See Matthew Erskine, Why Progressives Should Push To Scrap The Estate And Gift Tax, Forbes, October 9, 2020. 

Special thanks to Jim Hillhouse (Professional Legal Marketing (PLM, Inc.)) for bringing this article to my attention.

October 12, 2020 in Current Events, Estate Administration, Estate Planning - Generally, Estate Tax, Gift Tax | Permalink | Comments (0)

Saturday, October 10, 2020

Estate Planning Tips as We Emerge from a Pandemic and Head into a Presidential Election

EstateThis year has been full of surprises, some of them good, but many of them bad, even heartbreaking. 2020 has been quite unusual, making it the perfect time to think about estate planning.

Here are tips to consider when working through your estate plan in the last few months of 2020:

  • Planning with Continued Low Interest Rates 

You may be able to take advantage of Grantor Retained Annuity Trusts (GRATs) or Charitable Lead Annuity Trusts (CLATs) to take advantage of the historically low interest rates. 

  • Lower Values in Commercial Real Estate 

Now is an ideal time to gift interests in property assets, which can be used to take advantage of the current tax exemption.

  • Checking the Existing Basic Estate Plan 

Now is the time to go back over your estate plan to make sure your wishes are adequately reflected. You should review your testamentary provisions and should consider testamentary tax strategies that take the upcoming Presidential Election into account. 

  • Check Advance Directives and Durable Powers of Attorney

Given the uncertainty due to the pandemic, now is a good time to consider an advance directive for health care and to designate a durable power of attorney.

  • Checking Existing Estate Planning Strategies

Review your estate planning strategies to ensure that they are still effective. Given the uncertainty and change that this year has produced, your strategies may need updating.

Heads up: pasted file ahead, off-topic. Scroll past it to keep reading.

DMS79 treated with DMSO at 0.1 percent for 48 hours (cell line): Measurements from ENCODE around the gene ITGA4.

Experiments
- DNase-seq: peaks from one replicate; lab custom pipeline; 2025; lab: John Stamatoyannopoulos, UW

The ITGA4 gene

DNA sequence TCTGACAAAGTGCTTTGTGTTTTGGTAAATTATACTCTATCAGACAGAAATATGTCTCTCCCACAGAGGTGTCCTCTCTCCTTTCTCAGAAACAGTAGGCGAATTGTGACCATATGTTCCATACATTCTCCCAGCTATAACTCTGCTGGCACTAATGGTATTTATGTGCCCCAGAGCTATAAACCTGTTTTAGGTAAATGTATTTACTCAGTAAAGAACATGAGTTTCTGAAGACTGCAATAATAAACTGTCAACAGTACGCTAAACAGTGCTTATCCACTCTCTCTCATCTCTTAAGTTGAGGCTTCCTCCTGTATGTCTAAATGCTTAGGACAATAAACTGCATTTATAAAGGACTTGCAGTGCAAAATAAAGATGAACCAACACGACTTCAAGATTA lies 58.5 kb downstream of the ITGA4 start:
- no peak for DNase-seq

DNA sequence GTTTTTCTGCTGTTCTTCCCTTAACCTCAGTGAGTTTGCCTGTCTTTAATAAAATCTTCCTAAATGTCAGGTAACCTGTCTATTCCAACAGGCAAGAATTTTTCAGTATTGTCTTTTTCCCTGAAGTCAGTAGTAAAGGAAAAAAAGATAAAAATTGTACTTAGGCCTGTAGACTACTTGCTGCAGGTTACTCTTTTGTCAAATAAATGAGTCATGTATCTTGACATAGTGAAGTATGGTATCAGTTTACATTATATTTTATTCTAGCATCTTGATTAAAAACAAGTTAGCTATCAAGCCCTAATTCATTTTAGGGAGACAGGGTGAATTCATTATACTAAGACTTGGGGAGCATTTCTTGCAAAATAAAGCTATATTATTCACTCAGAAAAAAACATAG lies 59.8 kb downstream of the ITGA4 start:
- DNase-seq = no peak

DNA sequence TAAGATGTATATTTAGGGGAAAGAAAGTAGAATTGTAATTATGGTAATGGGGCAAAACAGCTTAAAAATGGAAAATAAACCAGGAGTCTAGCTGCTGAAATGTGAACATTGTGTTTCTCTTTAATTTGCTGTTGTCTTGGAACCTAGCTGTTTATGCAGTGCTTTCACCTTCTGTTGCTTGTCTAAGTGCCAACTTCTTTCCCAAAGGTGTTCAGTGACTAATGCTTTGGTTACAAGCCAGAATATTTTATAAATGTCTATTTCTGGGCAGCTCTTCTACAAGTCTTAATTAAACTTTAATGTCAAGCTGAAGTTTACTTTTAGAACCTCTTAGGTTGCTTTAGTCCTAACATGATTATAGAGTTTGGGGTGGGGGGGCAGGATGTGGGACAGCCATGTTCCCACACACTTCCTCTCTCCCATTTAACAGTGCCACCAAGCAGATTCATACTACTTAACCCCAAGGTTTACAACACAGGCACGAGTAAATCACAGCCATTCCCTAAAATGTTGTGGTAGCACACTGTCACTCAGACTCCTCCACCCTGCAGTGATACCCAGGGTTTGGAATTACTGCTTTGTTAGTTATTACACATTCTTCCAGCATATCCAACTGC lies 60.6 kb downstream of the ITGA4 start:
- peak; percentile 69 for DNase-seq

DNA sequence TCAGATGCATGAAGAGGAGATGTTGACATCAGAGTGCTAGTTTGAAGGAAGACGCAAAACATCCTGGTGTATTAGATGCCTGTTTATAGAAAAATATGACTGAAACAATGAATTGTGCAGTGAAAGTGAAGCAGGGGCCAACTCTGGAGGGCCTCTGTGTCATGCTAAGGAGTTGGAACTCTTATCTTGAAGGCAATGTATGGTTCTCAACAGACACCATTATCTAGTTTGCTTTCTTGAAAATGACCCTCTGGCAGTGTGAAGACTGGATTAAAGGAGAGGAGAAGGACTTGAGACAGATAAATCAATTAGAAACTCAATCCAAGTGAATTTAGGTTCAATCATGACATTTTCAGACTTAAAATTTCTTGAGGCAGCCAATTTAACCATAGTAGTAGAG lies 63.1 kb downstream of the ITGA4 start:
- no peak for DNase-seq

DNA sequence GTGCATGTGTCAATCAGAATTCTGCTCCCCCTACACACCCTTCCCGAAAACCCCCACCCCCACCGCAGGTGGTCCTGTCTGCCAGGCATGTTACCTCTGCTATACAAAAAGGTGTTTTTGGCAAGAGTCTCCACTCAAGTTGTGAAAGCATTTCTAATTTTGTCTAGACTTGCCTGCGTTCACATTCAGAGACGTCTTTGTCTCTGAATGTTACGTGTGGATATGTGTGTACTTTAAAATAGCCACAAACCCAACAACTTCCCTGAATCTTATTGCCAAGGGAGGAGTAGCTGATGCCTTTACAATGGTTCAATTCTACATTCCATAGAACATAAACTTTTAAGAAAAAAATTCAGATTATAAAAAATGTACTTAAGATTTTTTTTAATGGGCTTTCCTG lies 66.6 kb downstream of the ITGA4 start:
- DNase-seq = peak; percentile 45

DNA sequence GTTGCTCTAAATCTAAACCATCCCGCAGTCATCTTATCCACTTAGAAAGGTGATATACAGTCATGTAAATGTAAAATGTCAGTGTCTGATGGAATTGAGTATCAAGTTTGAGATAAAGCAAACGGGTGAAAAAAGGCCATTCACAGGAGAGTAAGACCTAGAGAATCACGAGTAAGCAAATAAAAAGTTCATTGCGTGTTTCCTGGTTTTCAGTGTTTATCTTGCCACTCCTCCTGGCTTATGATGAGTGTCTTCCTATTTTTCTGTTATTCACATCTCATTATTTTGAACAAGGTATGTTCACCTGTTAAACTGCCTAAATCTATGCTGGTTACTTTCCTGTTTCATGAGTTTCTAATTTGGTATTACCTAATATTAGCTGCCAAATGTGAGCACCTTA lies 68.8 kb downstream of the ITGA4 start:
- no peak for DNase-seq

• Renegotiate Family Loans 

The provisions in your loans or other documents many no longer be desirable or there may now be batter strategy for you. You may be able to renegotiate and amend the provisions of these documents to better align with your strategy.

  • Using (or Losing) AEA before 2021 (or 2026).

The $11.58M Tax exemption is expected eclipse at the start of 2026, however, this may happen sooner if Former VP Joe Biden is elected. Therefore, if you do not take advantage of the exemption, you may lose it forever. 

  • Don't Forget about the GST: Are Existing Trusts Being Optimized
  • Strategize about Business Succession and Long-Range Planning

The lockdown that began in March not only locked down the economy, "it created a unique environment for business owners to stop and reflect about their enterprises and the future." It may be time to consider business succession and create a favorable strategy to plan for the future.

  • Consider State Estate and Income Tax Effects on Your Domicile 

See Joseph P. Scorese, Estate Planning Tips as We Emerge from a Pandemic and Head into a Presidential Election, Sills Cummis & Gross P.C., October 8, 2020. 

Special thanks to Jim Hillhouse (Professional Legal Marketing (PLM, Inc.)) for bringing this article to my attention.

October 10, 2020 in Current Affairs, Current Events, Estate Administration, Estate Planning - Generally, Estate Tax, Gift Tax, Income Tax | Permalink | Comments (0)